Ever felt like you were living in the wrong time; the wrong decade? I remember feeling that way during my relative youth, where after reading modernest tomes and watching old talkie films I decided I was made for an earlier time than the drab reality of the present. This is the simple premise of Woody Allen’s delightful new film, “Midnight in Paris,” which is a whimsical work of magic-realism that takes the audience on a nostalgic ride through the artisan world of the Paris of the 1920s, only to end up where you started but with a deeper appreciation of the present.
▲ Sony Pictures Classics
The film begins with a montage of clichéd Paris scenes dripping in romanticism setting the film more within the idea of Paris than the city itself. This is the Paris that Gil (Owen Wilson), a Hollywood script writer, sees while on a trip to the famed city with his fiancee (who does not care for the city’s charms) and her rich conservative parents. The effect the city has on him is palpable and he constantly tells his fiancee Inez (Rachel McAdams) about how wonderful it would be to move there so he could pursue the writing of literature, a dream he left on the wayside for the hefty checks of Hollywood. He longs to live in the Paris of his literary heroes, while Inez on the other hand dreams of Malibu.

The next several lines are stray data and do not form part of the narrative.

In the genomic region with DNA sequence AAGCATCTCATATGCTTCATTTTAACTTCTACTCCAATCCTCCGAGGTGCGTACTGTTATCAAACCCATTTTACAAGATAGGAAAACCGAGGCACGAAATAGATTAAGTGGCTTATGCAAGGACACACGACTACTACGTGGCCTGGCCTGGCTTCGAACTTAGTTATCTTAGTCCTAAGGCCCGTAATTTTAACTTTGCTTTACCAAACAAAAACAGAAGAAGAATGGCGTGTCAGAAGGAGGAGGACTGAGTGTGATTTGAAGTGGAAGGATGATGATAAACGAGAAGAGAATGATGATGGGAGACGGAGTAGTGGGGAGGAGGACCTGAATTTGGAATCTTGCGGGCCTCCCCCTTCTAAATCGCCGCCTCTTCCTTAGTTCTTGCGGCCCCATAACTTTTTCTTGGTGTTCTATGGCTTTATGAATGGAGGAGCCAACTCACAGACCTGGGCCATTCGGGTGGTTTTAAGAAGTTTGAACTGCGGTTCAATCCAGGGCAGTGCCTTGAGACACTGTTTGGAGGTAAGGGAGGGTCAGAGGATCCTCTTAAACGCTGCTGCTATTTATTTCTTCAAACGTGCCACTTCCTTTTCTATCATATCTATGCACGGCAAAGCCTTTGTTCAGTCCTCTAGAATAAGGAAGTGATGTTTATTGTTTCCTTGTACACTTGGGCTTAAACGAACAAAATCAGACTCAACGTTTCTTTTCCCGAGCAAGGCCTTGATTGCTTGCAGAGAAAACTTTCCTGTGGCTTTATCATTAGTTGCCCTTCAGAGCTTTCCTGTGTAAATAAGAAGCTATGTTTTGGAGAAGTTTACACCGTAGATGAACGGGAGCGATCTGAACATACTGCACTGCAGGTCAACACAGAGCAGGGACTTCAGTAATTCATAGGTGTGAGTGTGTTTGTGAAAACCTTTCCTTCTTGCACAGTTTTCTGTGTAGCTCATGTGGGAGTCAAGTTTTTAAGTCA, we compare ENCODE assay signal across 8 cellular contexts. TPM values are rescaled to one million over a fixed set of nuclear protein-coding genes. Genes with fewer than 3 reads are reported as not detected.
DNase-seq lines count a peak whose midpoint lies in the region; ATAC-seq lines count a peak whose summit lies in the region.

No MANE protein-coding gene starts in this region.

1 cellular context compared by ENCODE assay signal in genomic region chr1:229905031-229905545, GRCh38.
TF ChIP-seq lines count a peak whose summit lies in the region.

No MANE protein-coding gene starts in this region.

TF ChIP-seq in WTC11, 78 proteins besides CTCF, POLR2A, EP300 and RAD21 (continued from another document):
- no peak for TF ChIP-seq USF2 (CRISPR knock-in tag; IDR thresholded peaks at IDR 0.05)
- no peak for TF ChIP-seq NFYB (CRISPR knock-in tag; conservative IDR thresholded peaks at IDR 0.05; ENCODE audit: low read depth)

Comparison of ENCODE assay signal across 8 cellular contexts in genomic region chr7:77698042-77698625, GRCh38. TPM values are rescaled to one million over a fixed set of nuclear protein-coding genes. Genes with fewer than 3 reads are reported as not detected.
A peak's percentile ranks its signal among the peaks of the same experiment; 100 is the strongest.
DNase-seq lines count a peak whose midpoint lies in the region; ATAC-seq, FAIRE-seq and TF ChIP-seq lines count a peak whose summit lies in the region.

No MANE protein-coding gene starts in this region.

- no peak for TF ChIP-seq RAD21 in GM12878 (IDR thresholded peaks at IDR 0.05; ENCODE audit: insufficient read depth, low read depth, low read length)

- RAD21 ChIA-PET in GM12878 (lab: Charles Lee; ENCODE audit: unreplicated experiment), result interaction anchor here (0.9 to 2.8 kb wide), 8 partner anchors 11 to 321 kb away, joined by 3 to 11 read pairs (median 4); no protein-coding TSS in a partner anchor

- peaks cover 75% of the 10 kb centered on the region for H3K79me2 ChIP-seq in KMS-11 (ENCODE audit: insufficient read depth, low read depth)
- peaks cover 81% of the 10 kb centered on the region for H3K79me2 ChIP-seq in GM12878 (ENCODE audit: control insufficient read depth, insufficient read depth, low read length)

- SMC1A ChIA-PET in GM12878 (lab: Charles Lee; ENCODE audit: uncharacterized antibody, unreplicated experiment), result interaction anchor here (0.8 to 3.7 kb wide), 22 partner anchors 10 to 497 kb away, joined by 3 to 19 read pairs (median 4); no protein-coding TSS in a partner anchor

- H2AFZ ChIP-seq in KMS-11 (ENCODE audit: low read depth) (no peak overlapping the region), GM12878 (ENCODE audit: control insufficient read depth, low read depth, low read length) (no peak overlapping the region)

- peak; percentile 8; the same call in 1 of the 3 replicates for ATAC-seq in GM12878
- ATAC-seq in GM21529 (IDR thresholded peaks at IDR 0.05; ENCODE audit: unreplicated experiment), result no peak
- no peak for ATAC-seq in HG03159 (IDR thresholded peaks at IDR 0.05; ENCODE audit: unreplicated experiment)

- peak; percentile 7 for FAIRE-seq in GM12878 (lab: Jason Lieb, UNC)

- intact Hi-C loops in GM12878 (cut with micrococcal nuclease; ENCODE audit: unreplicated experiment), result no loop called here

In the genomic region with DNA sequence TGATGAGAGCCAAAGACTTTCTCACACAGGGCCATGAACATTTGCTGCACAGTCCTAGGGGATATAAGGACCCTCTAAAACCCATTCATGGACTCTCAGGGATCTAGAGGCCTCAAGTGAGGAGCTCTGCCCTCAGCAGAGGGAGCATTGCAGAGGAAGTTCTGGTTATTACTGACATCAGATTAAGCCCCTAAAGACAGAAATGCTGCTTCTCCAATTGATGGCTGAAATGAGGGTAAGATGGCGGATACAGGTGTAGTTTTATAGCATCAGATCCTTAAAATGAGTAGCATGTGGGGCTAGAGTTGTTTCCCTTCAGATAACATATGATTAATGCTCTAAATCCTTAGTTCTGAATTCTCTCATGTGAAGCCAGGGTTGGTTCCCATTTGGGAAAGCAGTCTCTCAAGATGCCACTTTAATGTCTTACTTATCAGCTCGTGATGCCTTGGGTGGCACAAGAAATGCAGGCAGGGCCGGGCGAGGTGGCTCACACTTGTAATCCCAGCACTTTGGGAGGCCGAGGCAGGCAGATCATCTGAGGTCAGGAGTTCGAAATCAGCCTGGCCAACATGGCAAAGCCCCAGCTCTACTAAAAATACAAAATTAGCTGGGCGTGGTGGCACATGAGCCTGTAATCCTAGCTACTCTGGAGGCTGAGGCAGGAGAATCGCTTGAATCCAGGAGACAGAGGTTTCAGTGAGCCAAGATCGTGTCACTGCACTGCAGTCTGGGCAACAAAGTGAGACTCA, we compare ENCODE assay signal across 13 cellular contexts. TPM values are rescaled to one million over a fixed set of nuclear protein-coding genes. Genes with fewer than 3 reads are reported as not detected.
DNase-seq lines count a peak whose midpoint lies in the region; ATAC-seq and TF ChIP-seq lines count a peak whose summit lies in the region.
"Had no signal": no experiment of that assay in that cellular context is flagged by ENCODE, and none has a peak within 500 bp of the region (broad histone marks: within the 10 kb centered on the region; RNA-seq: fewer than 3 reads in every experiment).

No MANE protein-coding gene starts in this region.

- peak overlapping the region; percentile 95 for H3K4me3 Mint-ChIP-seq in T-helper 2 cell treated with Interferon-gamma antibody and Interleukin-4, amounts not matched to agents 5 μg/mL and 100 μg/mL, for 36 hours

With this nagging need to write literature, Gil declines to go dancing with Inez and her pseudo intellectual friends and decides to walk the streets, only to become lost in his slightly inebriated state. He is scooped up in a antique cab full of cigarette-smoking, champagne-drinking Parisians and taken to a party where he meets Zelda and F. Scott Fitzgerald, Cole Porter and a drunken Ernest Hemingway.
This is the Paris Gil feels he was made for and returns to it on subsequent nights meeting the likes of Salvidor Dali, Man Ray, Gertrude Stein and others and is instantly accepted as one of their ilk. The cast of the film is phenomenal with the likes of Cory Stall, Kathy Bates and Adrien Brody among others playing the roles of the iconic artists. To see this time and these people recreated together in a single cinematic experience is reason enough to watch this film.
The film’s conflict comes to the forefront when Gil falls in love with Picasso’s mistress, who he finds is a kindred spirit, which causes him to reflect upon his own identity and what he truly wants from life.
This premise-driven film is reminiscent of some of Allen’s earlier work like “Bullets Over Broadway,” (1994) and the magical realism of “The Purple Rose of Cairo” (1985). It is completely conscious of the sentimentality it wields creating a light film filled with moments of honesty and humor. While it may not be an Oscar winner, taking the nostalgic ride it offers through an era few were privileged to live, is a good enough reason as any to see this film.
ⓒ Jeju Weekly 2009 (http://www.jejuweekly.com)
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